Wrong. This will make all of the lines much longer. I check my bags with the sky cab, because my bags are within the weight limit, and it is faster than using the very long lines at the counter. Now the sky cabs will have to hassle with collecting this lousy $25 and even those lines will get longer. (Yes, sky cabs can collect the money. Just tip them and they’ll do anything.)

    Yes, I do routinely check two bags. One has clothes; one has camera gear and misc items. I will be one of thousands who slow up the lines, including the sky cabs, in order to pay El Cheapo United $25.

    I hope the Apologists for United who posted above are behind me in line for the sky cabs. They can think long and hard about the fact that time is money — and their time will be wasted while United collects a lousy $25 from literally thousands of passengers at a big airport every single day.

    Plan on getting to the airport even earlier if you flying in the Unfriendly Skies. Again, this means that UA will have far longer lines for the United Aologists and everyone else as they collect the money hundreds of times every hour, on the hour.

    Think about that before you want to make excuses for lousy customer service. Cranky got it right. United thinks we are all manure.

  15. It’s sad to think that only the frequent fliers will have access to their economy flights. I am pretty sure that a lot of people won’t be bringing a 2nd bag, so $25 won’t even be used at all. well, if you are gonna pay for it might as well bring as many as you can.

  16. Will you people get a grip? If you’re that snarky about paying $25 AND want to fly overpriced UA anyway just sign up for Mileage Plus. 2 mins of online form filling, a lifetime of unwanted spam/snail mail, and whammo you’ve saved $25 bucks. How about save yourself a few hundred bucks and fly a cheaper airline?

  17. Chrisian – Just to clarify, it’s not as simple as signing up for Mileage Plus. You have to become an elite member which generally means flying at least 25,000 miles a year, though there are a few different ways to get it.

  18. The point being why would you complain about $25 when the ticket itself sells for a premium that can be up to $200 anyway (restricted economy LAX-JFK for example)?

  19. It’s all about total price of the journey. Right now, for example, let’s say you’re flying from LAX to Newark and you plan on eating and checking two bags. If you fly Continental, then you pay the fare but you don’t pay to check bags or for a meal. If you fly United, you have to buy food for $5 to $10 plus pay $25 for that bag.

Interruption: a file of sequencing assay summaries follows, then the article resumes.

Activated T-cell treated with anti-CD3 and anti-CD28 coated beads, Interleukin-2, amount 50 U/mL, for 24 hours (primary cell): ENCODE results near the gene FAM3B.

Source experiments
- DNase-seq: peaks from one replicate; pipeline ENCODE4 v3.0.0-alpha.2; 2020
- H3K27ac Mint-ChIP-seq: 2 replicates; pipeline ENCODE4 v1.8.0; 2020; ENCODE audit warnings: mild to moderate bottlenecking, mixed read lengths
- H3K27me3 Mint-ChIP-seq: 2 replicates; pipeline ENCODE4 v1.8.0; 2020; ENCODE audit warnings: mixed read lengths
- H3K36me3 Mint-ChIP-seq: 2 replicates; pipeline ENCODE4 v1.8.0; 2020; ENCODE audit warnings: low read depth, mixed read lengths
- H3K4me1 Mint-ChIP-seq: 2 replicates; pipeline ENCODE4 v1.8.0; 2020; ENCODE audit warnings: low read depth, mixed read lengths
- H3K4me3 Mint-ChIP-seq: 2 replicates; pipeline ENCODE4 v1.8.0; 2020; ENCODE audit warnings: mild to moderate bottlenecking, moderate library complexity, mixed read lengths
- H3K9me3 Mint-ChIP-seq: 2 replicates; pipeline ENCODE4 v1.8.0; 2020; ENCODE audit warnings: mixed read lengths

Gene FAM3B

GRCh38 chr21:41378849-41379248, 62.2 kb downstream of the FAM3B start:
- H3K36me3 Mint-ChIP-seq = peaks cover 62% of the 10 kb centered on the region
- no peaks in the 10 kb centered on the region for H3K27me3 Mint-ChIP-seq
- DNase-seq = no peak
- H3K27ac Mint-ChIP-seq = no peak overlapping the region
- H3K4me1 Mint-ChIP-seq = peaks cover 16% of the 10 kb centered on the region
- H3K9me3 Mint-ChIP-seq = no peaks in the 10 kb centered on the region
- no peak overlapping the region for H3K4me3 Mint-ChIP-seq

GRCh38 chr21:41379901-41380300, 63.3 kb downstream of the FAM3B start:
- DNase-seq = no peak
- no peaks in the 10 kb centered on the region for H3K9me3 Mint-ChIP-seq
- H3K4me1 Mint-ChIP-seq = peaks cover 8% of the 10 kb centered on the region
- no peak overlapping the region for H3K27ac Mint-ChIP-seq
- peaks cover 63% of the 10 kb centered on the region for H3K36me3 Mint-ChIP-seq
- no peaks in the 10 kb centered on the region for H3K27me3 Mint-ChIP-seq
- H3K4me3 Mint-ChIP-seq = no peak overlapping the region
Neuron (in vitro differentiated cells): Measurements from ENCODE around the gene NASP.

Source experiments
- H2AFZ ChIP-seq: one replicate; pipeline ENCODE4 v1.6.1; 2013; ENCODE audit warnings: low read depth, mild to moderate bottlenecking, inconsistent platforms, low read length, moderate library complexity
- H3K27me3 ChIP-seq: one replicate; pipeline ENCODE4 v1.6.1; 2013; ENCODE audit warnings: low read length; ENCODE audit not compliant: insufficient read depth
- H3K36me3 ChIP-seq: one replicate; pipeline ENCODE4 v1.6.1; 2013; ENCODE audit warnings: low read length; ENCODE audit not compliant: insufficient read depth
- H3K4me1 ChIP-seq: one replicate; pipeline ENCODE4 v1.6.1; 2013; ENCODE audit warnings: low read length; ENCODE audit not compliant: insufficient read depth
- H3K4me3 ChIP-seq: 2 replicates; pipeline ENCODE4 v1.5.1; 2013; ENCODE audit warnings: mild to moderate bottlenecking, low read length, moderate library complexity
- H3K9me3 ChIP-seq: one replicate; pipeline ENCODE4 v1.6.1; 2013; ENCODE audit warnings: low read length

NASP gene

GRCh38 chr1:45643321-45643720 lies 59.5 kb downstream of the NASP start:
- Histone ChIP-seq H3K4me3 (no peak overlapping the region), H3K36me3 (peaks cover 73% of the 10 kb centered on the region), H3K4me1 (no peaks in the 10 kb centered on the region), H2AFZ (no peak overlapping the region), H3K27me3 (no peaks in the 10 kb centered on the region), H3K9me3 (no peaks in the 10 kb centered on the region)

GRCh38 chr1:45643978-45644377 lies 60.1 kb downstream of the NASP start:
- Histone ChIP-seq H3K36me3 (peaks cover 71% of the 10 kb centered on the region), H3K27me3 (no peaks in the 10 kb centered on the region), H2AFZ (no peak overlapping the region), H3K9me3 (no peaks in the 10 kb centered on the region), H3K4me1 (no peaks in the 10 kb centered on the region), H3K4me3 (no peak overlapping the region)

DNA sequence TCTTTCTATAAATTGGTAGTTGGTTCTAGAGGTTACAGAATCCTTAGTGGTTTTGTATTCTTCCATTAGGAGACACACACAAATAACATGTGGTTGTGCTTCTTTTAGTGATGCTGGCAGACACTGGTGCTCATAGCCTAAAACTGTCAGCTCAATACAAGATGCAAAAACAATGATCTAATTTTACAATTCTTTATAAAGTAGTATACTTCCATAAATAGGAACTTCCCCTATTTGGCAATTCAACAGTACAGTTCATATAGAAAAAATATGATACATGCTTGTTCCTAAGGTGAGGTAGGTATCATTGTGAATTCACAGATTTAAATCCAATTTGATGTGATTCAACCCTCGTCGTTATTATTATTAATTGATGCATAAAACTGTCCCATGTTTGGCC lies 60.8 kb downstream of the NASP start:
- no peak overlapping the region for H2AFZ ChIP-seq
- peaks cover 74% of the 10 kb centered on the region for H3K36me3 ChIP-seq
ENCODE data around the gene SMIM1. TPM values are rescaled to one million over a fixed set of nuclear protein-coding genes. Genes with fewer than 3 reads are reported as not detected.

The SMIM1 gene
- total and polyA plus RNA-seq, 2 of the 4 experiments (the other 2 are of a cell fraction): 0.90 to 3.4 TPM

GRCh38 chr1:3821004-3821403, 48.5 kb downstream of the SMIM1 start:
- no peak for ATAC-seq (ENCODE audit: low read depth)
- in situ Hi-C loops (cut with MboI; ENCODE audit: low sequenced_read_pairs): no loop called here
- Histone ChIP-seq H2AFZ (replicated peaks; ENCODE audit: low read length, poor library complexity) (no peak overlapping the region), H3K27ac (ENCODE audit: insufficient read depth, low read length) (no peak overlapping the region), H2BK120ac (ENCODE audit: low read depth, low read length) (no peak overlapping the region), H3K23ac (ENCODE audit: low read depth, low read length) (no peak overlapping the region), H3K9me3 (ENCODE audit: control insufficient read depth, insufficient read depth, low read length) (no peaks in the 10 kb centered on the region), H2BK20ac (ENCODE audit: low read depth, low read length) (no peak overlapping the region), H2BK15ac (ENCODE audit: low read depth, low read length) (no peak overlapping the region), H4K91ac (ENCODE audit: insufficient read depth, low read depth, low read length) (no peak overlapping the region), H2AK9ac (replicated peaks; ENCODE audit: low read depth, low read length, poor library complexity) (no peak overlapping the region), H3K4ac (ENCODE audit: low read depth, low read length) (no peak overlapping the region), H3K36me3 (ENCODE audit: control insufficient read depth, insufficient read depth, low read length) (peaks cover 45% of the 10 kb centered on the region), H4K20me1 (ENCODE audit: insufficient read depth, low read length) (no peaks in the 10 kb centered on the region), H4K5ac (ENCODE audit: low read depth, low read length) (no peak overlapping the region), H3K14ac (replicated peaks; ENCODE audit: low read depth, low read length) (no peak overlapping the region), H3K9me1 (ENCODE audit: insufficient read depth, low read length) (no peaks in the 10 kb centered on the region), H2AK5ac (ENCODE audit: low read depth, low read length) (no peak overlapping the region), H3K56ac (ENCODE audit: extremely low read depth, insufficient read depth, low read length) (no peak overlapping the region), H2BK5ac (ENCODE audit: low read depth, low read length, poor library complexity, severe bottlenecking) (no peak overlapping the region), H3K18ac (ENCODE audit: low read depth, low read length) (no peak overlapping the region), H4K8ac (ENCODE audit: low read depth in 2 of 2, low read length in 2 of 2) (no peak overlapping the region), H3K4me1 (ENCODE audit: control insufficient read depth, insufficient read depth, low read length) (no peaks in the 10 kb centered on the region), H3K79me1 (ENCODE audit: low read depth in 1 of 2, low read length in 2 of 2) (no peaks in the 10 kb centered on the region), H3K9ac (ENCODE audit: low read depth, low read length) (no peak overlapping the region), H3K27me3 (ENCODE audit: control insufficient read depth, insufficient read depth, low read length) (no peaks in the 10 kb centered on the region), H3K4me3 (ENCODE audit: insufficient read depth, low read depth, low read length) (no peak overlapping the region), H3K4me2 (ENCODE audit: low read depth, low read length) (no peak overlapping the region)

Now, this doesn’t mean it’s bad to charge for these things. I personally have no problem with it, but I’d like to know my total costs up front. Nobody outside of Air Canada gives that to you.

    But that wasn’t my big complaint in the beginning (though it is the big complaint of many of the commenters). My big complaint is what this will do to lines at the airport. If you charge for that second bag and you can’t prepay online, then you are likely to increase lines since there’s an extra step now. If you charge only for nonrefundable tickets, you’ve added yet another step where the agent has to look up the type of ticket you have. That’s not going to make for a fun experience.

  20. I heard back from United this morning. It turns out that they will actually be automating the process for agents to determine if the person should be charged or not. Wow. That’s a nice surprise.

  21. We only travel for leisure. This makes us say the heck with it; I’ll drive to my destination instead. Pay extra for the airline to loose my luggage? I dont think so. The service is usually crap to begin with these days, so we won’t pay a dime more. Airline Industry Deathwatch begins. Sorry about u poor business travellers. Take the bus.

  22. Here’s something I just learned about NorthWest Airlines (NWA): The Canadian Gov’t stepped in and said this is not allowed to/from Candadian-US flights. So, although the airlines love to play this Catch22 on us by grouping all of N.America in (e.g. adding in Canada, Mexico and other countries to their U.S. domestic rules (I’ve heard them call this international-domestic: sounds like an OxyMoron to me). Anyways, now they can’t throw this rule at you. I was only informed of this verbally be a person high up at NWA, how it throws a monkey wrench into trying to blanket this rule, and that none of the Gate agents understand this small discrepancy, so they charge you anyways. My question, has anyone heard about this, or is there somewhere online that we can print out this Canadian law and show it to “non-believing” Gate Agents? Does it apply only to NWA or all Airlines? (Perhaps each US carrier must apply for this and be accepted by the Canadian aviation authority, and NWA was too late thus are being held to the exception so far?)

  23. GM – I do recall there being some sort of requirement to give advance notice of a change of this sort in Canada. American Airlines went through something like this with the 2nd bag charge, and there were plenty of news stories about it, but I can’t seem to find them easily. So, maybe that’s the issue. Maybe Northwest didn’t give enough notice. If that’s the case, this will just be a temporary reprieve.

    And I know the international-domestic thing doesn’t seem to make much sense, but from a product perspective it does. They fly domestic aircraft with bare bones first class and limited inflight entertainment to Mexico/Canada/Caribbean. Europe/Asia/Deep South America, on the other hand, have an international product.